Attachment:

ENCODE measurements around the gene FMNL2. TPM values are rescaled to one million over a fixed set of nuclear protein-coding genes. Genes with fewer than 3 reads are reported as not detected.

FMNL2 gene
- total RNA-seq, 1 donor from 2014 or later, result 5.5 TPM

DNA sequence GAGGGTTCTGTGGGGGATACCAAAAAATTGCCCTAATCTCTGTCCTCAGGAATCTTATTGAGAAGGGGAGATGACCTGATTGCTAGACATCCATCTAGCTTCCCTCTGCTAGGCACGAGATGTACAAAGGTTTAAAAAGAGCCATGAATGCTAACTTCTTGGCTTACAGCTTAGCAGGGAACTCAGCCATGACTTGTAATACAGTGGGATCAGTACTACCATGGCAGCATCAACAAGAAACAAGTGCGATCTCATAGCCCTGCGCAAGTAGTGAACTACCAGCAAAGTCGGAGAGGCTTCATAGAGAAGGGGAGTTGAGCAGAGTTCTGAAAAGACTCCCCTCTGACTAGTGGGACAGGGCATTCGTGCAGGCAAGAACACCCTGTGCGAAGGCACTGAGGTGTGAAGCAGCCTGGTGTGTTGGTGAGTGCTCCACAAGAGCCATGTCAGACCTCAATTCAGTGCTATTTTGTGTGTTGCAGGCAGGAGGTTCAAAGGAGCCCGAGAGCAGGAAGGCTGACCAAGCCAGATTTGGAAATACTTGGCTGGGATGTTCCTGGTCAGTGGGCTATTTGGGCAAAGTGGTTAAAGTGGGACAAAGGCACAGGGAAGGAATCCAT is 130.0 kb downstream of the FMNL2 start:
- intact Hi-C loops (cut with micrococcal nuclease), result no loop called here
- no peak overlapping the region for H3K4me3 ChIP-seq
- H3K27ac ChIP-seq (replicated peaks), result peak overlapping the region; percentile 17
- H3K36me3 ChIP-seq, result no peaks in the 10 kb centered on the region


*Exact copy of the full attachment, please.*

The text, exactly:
ENCODE measurements around the gene FMNL2. TPM values are rescaled to one million over a fixed set of nuclear protein-coding genes. Genes with fewer than 3 reads are reported as not detected.

FMNL2 gene
- total RNA-seq, 1 donor from 2014 or later, result 5.5 TPM

DNA sequence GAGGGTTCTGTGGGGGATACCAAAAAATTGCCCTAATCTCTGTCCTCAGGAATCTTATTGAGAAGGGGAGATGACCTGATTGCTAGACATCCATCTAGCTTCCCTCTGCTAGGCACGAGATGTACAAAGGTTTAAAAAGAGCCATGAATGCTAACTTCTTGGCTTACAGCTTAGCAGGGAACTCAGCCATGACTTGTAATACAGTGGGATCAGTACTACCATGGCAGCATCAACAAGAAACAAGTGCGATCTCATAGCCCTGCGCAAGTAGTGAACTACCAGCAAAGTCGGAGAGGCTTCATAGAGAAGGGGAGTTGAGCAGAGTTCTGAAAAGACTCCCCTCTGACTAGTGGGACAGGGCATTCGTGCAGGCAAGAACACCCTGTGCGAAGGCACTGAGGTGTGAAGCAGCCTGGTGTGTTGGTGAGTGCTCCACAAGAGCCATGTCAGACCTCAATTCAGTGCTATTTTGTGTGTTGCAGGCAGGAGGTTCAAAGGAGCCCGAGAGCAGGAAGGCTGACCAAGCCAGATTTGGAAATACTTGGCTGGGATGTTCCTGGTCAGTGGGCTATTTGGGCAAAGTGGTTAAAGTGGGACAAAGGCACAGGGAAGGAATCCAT is 130.0 kb downstream of the FMNL2 start:
- intact Hi-C loops (cut with micrococcal nuclease), result no loop called here
- no peak overlapping the region for H3K4me3 ChIP-seq
- H3K27ac ChIP-seq (replicated peaks), result peak overlapping the region; percentile 17
- H3K36me3 ChIP-seq, result no peaks in the 10 kb centered on the region